The 1948 Houdini Seance

Houdini Straitjacket Escape

Houdini’s former home in Los Angeles is believed by many to have been located in Laurel Canyon and virtually destroyed by fire in the late 1950s. Today, the home is still in ruins; the lot abandoned. On occasion, especially on Halloween night, trespassers sneak into the ruins to hold their own séance for Houdini. And some of those who have been there claim to have seen a dark figure lurking on the rocky stairs or in the former garden.

Perhaps the Great Houdini has, indeed, discovered a way to reach back from the grave and now walks the grounds of his former home, leading many to believe that it is one of the most haunted spots in Los Angeles.

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    • profile image


      7 years ago

      The greatest magicians and illusionist don't claim divinity because they don't need to. They're so great at their craft, they can tell you they're going to trick you beforehand and they're still able to trick you and most of the time, you still can't figure out how they did it.

    • TheMagicOfMagic profile image


      7 years ago

      Great story. As a child I loved the mystery of Houdini. My friend and I had an album that played the final seance. We would listen to it over and over again. I was so intrigued by his legend. I loved the Tony Curtis movie about Houdini's life. I would be on the look out for it all the time. It normally was shown about twice a year on the afternoon movie. I would catch it right after school. Thank you for bringing back some of my wonderful childhood memories. Very good story.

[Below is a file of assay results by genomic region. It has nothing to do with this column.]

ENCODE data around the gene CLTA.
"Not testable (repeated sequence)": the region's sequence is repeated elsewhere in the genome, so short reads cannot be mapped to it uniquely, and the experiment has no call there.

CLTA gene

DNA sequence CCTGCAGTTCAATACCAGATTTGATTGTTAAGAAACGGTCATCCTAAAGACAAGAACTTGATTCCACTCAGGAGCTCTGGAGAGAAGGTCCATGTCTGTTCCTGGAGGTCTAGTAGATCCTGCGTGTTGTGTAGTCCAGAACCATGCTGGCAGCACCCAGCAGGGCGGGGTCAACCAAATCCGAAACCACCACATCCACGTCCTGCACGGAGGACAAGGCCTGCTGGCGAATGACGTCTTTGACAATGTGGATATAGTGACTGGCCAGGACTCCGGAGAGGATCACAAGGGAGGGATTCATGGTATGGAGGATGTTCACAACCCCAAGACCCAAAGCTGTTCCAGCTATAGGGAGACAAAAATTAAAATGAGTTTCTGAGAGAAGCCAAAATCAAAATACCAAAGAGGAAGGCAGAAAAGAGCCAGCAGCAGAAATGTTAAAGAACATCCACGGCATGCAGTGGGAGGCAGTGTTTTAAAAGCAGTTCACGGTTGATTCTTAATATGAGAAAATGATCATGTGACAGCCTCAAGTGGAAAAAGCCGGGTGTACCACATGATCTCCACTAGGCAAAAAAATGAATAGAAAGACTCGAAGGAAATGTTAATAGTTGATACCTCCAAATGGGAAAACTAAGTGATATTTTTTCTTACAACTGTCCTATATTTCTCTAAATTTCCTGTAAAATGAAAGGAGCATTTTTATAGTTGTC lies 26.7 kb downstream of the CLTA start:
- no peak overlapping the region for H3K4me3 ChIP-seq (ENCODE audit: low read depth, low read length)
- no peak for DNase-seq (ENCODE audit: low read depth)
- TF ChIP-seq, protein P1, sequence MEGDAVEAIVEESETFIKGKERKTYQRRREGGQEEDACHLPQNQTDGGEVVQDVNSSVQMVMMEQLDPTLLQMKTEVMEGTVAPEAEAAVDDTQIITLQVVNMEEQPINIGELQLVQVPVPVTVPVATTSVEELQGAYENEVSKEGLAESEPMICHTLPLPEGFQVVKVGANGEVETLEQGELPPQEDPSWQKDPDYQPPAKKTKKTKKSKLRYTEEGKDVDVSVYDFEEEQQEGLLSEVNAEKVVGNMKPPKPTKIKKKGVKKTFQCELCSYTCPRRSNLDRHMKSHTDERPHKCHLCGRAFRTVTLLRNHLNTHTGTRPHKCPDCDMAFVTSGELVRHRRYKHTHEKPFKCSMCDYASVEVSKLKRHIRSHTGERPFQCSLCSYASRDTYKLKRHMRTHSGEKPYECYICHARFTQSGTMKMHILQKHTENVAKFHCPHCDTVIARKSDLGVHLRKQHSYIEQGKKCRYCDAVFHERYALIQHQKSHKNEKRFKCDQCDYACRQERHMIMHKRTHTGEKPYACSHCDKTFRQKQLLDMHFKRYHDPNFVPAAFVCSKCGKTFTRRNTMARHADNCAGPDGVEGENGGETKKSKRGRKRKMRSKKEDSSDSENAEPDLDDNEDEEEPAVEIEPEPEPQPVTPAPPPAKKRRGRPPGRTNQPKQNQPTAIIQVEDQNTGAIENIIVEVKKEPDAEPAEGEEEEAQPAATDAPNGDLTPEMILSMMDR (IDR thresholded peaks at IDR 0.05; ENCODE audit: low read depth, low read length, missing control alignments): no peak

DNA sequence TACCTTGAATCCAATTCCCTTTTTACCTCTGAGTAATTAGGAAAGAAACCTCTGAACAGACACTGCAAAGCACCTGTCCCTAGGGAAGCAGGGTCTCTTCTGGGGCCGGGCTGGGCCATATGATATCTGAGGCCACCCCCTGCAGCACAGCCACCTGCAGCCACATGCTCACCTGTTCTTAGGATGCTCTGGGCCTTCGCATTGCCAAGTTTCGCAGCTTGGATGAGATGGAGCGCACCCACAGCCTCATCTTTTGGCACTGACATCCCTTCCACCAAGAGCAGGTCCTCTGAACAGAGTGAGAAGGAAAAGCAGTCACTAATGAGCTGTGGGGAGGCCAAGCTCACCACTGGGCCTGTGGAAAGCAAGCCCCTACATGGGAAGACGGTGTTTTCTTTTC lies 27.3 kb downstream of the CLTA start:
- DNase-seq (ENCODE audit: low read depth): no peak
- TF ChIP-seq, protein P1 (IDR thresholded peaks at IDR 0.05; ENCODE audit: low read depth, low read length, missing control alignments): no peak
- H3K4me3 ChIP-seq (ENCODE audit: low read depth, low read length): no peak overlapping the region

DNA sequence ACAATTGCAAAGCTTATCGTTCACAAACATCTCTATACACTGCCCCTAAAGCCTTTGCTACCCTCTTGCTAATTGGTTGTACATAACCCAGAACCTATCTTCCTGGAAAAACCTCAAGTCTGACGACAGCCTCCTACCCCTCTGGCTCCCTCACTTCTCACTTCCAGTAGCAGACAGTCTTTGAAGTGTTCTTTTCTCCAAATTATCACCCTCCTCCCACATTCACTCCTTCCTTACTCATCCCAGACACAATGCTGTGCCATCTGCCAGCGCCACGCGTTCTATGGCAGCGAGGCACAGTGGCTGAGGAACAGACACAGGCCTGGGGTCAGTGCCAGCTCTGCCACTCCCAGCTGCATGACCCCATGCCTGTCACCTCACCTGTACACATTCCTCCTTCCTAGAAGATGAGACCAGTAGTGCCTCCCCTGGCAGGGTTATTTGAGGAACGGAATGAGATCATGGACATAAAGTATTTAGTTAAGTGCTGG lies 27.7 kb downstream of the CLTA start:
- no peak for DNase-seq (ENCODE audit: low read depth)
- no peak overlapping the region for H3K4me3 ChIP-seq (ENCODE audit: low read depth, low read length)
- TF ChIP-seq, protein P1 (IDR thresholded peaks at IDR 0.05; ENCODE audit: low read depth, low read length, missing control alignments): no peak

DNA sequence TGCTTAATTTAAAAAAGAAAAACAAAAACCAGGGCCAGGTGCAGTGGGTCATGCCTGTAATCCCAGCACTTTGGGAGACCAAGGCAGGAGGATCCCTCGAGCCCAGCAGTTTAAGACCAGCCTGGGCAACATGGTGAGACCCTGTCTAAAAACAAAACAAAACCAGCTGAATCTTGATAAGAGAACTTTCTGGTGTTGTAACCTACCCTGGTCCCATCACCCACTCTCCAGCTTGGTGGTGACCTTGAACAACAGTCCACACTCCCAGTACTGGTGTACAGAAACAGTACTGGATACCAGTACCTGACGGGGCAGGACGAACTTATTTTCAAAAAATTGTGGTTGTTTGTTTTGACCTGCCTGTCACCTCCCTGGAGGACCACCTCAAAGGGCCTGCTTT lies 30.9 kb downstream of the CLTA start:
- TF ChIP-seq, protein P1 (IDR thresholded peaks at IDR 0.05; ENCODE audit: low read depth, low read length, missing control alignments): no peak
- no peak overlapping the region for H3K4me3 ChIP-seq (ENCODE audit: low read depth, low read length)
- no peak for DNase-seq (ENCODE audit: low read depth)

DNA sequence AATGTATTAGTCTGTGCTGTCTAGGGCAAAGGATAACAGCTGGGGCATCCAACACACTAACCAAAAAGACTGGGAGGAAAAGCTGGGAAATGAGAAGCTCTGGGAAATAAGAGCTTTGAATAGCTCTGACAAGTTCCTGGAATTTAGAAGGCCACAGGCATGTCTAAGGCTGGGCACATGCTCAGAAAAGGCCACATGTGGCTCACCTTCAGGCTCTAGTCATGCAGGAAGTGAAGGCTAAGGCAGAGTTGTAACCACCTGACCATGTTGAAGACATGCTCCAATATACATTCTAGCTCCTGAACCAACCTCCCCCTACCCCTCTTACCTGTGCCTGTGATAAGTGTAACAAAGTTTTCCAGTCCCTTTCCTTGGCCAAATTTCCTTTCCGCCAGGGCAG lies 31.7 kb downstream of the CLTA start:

There is also a book that was recently published titled, "The Secret Life of Houdini The Making of America's First Superhero" written by William Kalush and Larry Sloman. It talks about his work as a secret agent gathering information from abroad as he traveled. If you get a chance, give it a read. You will enjoy seeing another side of Harry that was not known before.

    • Aeryn profile image


      7 years ago

      Great write up on Houdini. He is one of the many reasons I started studying magic. I am also glad you reported on the real cause of his death as it has become so convoluted over the years. Really nice hub.

    • profile image


      8 years ago

      the more i read your hub the more i get engrossed. i have always loved that topic and you seem to do an add-on. your hub is a good one.

    • profile image


      9 years ago

      Houdini was actually Hungarian but presented himself as American. You can read more in my recent article in the Pittsburgh Post Gazette at

      Good stuff here. Love reading about Houdini!

    • Julie-Ann Amos profile imageAUTHOR

      Julie-Ann Amos 

      9 years ago from Gloucestershire, UK

      He's so famous here in the UK I was surprised to discover he was American!

    • packerpack profile image

      Om Prakash Singh 

      9 years ago from India, Calcutta

      Going through this Hub I realized that Houdini was indeed very famous but this is the first time I have come to know of him. Maybe my GK is a bit weak. It was a good history lesson. But somehow I don't believe that he spoke after death. Maybe because I have not come across anything like this yet.